The Huskies had one of the worst special teams units in the country last season, but they return tons of experience so an improvement should not be hard to come by.
Travis Coons only hit on 9 of his 14 field goal tries while punter Korey Durkee lost his job to Coons in the middle of last season. This year, both are hoping for a fresh start. The kick returners are nothing to write home about, but there's always the possibility of a star in the making when you have team speed like the Huskies do.
10. Arizona State
A below-average unit returns plenty of faces from last season, but it won't return the most important player. Punter Josh Hubner was sensational, but he graduated in the spring and left a glaring void to be filled.
Recruit Matt Haack hopes to take over for Hubner, while Alex Garoutte, Jon Mora, and incomer Zane Gonzalez should duke out a three-way battle for the field goal kicking job. Garoutte and Mora have struggled mightily, so Gonzalez will be given every chance to win the job. As for returners, it's time to please the fans and let D.J. Foster field kicks.
The Utes have to replace just about everyone from one of the better special teams units in the conference. Right now, coach Kyle Whittingham appears to have walk-on Jaime Sutcliffe pencilled in as the field goal kicker while Tom Hackett will do the punting.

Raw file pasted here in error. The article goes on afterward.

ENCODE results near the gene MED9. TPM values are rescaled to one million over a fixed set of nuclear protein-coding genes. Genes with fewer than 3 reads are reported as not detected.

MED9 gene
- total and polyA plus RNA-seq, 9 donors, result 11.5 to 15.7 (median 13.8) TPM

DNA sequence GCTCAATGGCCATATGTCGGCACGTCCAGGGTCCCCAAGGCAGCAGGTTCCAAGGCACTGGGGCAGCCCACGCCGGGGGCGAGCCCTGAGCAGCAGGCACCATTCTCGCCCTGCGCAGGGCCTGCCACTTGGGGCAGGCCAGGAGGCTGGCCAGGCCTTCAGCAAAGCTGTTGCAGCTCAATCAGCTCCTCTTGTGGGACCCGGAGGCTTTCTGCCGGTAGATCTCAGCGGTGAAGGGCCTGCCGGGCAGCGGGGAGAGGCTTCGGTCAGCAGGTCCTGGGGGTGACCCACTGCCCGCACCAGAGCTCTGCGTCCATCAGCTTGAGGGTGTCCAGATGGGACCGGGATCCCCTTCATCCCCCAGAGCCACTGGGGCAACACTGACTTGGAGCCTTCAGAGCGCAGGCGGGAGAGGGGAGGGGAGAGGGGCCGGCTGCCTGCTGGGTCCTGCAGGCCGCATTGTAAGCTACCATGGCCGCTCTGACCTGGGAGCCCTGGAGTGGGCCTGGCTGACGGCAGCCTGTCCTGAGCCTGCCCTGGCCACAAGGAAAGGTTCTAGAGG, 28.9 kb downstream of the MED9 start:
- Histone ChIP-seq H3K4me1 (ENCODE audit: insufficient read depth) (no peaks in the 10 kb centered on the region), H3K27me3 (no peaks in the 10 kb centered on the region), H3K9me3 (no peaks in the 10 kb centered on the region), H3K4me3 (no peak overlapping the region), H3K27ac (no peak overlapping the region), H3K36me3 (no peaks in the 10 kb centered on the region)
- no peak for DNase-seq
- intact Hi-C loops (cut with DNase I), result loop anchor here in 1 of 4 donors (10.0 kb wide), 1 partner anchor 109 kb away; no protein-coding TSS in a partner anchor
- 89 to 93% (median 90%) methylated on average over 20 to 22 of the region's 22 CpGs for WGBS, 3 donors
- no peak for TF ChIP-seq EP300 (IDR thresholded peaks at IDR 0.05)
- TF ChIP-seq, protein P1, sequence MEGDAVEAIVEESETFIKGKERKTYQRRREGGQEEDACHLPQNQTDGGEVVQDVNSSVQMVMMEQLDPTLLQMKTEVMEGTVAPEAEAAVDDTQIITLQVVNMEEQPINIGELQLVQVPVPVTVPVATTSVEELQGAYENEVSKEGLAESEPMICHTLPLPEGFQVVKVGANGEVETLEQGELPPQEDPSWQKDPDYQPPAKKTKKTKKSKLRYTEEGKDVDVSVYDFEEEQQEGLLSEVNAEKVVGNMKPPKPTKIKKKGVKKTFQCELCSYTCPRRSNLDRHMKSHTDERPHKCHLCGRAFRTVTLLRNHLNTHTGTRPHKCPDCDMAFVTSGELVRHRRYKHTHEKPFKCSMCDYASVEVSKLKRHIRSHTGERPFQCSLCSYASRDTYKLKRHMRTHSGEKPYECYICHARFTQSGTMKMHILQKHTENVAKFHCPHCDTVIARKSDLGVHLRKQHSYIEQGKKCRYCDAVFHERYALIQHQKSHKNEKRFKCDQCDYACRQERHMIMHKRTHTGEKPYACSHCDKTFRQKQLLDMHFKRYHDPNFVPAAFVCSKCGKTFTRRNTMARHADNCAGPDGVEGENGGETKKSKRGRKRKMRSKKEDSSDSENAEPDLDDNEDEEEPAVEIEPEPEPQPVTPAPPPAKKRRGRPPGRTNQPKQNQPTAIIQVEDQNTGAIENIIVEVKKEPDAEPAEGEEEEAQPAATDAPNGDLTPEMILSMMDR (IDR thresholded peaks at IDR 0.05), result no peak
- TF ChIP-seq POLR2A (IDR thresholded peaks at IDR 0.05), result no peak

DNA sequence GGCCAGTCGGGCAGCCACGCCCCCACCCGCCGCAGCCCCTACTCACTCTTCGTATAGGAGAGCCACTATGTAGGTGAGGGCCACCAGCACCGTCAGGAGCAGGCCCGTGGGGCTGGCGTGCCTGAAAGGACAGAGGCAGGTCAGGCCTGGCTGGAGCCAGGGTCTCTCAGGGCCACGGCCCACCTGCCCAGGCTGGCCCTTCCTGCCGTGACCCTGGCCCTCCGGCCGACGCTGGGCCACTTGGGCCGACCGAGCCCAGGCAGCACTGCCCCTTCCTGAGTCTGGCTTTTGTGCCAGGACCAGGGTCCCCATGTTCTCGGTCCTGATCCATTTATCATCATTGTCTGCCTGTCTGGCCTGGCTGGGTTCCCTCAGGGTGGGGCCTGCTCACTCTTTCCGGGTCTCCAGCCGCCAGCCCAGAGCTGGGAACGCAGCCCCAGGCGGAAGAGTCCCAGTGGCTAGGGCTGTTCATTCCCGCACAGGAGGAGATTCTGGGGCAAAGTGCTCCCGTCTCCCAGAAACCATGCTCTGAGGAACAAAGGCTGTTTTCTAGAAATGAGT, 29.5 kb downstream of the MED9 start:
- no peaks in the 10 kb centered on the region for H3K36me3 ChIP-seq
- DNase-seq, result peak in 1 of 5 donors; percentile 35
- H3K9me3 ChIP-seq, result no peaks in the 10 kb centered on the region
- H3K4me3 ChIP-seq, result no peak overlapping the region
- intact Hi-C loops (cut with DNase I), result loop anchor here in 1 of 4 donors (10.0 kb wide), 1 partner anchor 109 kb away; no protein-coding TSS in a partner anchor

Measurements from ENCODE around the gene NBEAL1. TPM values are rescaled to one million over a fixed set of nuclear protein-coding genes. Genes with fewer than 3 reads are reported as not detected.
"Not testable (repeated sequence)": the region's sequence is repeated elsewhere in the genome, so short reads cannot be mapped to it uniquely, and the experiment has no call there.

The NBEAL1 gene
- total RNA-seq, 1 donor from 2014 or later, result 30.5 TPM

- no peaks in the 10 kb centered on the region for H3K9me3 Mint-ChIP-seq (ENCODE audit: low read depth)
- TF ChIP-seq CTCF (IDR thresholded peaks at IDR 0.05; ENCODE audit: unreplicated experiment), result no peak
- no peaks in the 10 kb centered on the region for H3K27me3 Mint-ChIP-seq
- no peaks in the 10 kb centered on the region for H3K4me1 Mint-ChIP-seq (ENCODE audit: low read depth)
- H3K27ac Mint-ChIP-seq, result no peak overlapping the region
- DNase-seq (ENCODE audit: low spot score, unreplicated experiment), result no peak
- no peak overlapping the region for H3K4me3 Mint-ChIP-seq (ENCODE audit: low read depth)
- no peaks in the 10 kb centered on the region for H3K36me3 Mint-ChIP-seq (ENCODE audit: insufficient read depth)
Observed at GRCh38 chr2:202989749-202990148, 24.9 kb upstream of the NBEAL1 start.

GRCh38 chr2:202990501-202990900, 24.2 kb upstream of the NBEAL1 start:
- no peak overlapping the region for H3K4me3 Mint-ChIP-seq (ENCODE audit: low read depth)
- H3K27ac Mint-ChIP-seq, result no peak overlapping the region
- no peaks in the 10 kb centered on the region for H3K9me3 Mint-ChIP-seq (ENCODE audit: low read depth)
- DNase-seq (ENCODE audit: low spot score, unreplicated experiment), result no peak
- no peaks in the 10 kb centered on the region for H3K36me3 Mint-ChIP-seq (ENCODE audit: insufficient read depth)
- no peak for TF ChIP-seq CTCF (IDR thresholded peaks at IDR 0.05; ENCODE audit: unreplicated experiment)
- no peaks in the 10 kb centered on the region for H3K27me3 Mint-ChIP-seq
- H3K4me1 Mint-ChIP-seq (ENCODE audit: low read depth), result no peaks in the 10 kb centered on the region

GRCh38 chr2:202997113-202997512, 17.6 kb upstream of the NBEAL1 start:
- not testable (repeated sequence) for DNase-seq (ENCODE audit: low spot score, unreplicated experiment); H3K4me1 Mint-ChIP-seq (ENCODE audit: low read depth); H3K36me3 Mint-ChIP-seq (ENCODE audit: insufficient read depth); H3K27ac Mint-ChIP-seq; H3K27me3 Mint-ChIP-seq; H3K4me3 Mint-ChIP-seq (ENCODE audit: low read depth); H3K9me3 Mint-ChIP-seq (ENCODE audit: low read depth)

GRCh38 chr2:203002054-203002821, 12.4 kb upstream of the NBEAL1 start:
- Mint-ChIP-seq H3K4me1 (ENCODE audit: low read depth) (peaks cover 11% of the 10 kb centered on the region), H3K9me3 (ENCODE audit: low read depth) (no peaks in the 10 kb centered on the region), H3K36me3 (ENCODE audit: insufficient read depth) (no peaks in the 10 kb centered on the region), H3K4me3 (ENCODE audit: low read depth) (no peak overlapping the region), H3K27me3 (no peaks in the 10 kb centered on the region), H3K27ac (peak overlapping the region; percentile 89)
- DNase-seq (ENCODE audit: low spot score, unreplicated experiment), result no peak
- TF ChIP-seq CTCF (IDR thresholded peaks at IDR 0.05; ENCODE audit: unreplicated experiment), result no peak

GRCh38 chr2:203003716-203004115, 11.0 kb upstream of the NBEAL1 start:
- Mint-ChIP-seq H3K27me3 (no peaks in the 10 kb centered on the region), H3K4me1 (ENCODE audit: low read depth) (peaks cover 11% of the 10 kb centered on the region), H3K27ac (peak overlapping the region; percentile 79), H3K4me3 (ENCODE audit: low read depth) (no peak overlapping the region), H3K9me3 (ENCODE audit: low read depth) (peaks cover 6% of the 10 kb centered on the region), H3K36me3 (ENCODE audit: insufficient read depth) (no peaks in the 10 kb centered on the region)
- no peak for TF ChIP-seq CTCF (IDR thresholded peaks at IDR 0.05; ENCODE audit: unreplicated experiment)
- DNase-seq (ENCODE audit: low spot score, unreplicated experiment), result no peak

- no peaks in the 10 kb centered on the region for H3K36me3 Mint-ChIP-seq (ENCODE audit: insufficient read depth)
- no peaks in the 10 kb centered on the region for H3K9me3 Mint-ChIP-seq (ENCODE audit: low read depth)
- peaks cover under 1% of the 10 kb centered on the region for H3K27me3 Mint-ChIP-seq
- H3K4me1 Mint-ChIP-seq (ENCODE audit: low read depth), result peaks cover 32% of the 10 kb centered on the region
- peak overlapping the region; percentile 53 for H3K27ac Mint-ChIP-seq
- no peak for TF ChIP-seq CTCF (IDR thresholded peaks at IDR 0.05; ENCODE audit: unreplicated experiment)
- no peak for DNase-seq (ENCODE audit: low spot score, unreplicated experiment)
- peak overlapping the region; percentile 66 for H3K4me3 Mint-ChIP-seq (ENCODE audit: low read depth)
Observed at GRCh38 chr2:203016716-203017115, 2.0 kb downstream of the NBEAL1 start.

Hackett became known for his pooch punts as a freshman, but he did hit a booming 52-yarder in the Utes' spring game this year.
The Sun Devils show up in our tenth spot, and the Wildcats pull in at 12, so all we can guess is that the desert air might not be the best place to kick the football. Rich Rodriguez had a below average unit last year that could get even worse as the Wildcats plan on using walk-ons at both the kicker and punter spots.
The Wildcats could struggle in the return game as well, as injuries at the receiver position could deplete the amount of candidates they'll have auditioning for the job this fall.